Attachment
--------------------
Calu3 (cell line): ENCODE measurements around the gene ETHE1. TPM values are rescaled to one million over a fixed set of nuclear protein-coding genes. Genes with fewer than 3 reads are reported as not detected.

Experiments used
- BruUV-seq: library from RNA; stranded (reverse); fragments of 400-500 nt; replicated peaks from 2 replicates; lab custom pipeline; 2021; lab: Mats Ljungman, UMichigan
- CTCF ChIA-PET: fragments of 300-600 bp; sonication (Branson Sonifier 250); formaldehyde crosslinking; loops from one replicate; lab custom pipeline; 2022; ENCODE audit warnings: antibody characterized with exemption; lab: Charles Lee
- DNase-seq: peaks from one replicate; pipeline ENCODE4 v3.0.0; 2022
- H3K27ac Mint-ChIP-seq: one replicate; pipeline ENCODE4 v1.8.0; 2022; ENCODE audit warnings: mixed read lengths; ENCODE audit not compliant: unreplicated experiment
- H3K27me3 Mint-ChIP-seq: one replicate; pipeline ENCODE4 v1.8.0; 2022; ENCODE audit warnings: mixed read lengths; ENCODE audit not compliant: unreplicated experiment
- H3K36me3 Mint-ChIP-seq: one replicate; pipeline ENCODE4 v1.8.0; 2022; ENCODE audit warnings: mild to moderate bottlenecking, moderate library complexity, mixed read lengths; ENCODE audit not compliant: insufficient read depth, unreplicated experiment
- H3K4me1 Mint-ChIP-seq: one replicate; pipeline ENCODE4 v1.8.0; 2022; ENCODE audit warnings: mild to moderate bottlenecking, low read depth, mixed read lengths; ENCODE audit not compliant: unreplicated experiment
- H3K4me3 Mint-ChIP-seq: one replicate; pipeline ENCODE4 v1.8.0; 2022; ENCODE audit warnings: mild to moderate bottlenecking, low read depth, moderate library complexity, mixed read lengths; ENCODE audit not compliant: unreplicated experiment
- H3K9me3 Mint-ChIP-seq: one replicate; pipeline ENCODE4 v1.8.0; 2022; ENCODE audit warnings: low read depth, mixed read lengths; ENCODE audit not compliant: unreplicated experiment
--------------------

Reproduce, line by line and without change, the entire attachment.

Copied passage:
Calu3 (cell line): ENCODE measurements around the gene ETHE1. TPM values are rescaled to one million over a fixed set of nuclear protein-coding genes. Genes with fewer than 3 reads are reported as not detected.

Experiments used
- BruUV-seq: library from RNA; stranded (reverse); fragments of 400-500 nt; replicated peaks from 2 replicates; lab custom pipeline; 2021; lab: Mats Ljungman, UMichigan
- CTCF ChIA-PET: fragments of 300-600 bp; sonication (Branson Sonifier 250); formaldehyde crosslinking; loops from one replicate; lab custom pipeline; 2022; ENCODE audit warnings: antibody characterized with exemption; lab: Charles Lee
- DNase-seq: peaks from one replicate; pipeline ENCODE4 v3.0.0; 2022
- H3K27ac Mint-ChIP-seq: one replicate; pipeline ENCODE4 v1.8.0; 2022; ENCODE audit warnings: mixed read lengths; ENCODE audit not compliant: unreplicated experiment
- H3K27me3 Mint-ChIP-seq: one replicate; pipeline ENCODE4 v1.8.0; 2022; ENCODE audit warnings: mixed read lengths; ENCODE audit not compliant: unreplicated experiment
- H3K36me3 Mint-ChIP-seq: one replicate; pipeline ENCODE4 v1.8.0; 2022; ENCODE audit warnings: mild to moderate bottlenecking, moderate library complexity, mixed read lengths; ENCODE audit not compliant: insufficient read depth, unreplicated experiment
- H3K4me1 Mint-ChIP-seq: one replicate; pipeline ENCODE4 v1.8.0; 2022; ENCODE audit warnings: mild to moderate bottlenecking, low read depth, mixed read lengths; ENCODE audit not compliant: unreplicated experiment
- H3K4me3 Mint-ChIP-seq: one replicate; pipeline ENCODE4 v1.8.0; 2022; ENCODE audit warnings: mild to moderate bottlenecking, low read depth, moderate library complexity, mixed read lengths; ENCODE audit not compliant: unreplicated experiment
- H3K9me3 Mint-ChIP-seq: one replicate; pipeline ENCODE4 v1.8.0; 2022; ENCODE audit warnings: low read depth, mixed read lengths; ENCODE audit not compliant: unreplicated experiment